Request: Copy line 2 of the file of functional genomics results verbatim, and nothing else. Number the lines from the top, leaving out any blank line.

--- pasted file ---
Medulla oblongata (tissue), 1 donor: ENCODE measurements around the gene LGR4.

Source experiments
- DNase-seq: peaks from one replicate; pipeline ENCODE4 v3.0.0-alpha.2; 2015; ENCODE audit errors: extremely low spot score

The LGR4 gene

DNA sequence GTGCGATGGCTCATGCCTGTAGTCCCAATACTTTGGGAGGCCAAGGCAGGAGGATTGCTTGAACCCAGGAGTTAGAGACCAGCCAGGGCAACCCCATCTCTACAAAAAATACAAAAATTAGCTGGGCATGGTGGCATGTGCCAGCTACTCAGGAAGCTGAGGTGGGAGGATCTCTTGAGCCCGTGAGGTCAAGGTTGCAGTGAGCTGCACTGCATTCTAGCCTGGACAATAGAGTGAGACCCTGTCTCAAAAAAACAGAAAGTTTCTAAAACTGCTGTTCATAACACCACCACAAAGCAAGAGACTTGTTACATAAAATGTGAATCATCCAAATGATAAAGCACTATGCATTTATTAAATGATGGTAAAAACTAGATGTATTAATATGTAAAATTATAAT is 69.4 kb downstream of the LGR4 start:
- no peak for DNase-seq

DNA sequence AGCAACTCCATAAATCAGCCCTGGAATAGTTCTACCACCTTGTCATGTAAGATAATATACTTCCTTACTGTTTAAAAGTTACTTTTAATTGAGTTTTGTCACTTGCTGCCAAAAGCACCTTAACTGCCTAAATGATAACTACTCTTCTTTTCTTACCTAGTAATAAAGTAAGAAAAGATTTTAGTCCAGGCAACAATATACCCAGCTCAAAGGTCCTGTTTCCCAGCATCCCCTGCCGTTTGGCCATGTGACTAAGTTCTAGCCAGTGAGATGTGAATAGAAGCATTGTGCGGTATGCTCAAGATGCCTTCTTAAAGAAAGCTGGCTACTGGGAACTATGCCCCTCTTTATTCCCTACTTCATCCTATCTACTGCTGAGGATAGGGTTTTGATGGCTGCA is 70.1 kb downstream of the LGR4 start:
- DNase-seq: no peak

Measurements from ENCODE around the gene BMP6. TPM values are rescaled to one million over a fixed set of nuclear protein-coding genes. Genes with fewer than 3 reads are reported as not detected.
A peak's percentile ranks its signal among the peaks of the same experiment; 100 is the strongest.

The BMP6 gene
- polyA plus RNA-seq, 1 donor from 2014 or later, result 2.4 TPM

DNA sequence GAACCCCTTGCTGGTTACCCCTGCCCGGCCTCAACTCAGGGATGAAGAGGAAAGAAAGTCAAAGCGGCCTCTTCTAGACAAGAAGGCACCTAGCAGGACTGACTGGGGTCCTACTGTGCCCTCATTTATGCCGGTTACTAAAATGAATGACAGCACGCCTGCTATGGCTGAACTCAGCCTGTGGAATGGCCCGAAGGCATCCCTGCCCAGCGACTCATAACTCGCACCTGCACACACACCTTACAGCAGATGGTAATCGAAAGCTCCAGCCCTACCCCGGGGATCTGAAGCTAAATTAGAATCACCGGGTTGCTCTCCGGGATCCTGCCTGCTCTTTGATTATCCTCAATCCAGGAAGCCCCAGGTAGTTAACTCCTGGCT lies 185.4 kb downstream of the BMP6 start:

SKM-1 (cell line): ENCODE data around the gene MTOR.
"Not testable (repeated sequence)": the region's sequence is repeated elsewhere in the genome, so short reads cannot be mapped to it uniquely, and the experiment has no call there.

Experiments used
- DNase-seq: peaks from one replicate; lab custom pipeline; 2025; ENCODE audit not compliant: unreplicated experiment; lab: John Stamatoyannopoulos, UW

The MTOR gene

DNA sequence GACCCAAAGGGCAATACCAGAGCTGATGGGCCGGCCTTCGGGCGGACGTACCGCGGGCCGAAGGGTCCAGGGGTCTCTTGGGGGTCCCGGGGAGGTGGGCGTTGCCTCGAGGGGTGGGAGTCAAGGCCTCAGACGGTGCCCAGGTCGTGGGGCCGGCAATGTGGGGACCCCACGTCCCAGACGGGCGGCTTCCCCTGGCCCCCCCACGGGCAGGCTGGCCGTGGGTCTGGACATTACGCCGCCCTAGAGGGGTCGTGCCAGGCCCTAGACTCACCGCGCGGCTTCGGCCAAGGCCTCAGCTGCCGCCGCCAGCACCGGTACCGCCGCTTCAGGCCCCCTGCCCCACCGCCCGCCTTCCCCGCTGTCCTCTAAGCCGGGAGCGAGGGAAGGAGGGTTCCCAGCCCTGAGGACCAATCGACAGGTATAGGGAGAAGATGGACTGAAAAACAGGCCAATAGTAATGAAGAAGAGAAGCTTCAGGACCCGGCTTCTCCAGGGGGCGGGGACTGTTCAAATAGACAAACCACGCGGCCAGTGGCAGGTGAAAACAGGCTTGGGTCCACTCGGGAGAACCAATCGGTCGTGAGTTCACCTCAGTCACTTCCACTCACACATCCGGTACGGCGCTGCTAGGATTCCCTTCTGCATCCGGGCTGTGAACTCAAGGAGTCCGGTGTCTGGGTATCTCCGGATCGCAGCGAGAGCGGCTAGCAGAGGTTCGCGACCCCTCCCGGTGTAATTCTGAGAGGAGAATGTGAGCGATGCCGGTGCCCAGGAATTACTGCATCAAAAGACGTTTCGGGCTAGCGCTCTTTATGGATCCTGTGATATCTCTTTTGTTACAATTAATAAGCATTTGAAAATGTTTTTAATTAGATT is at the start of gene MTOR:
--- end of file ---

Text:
Source experiments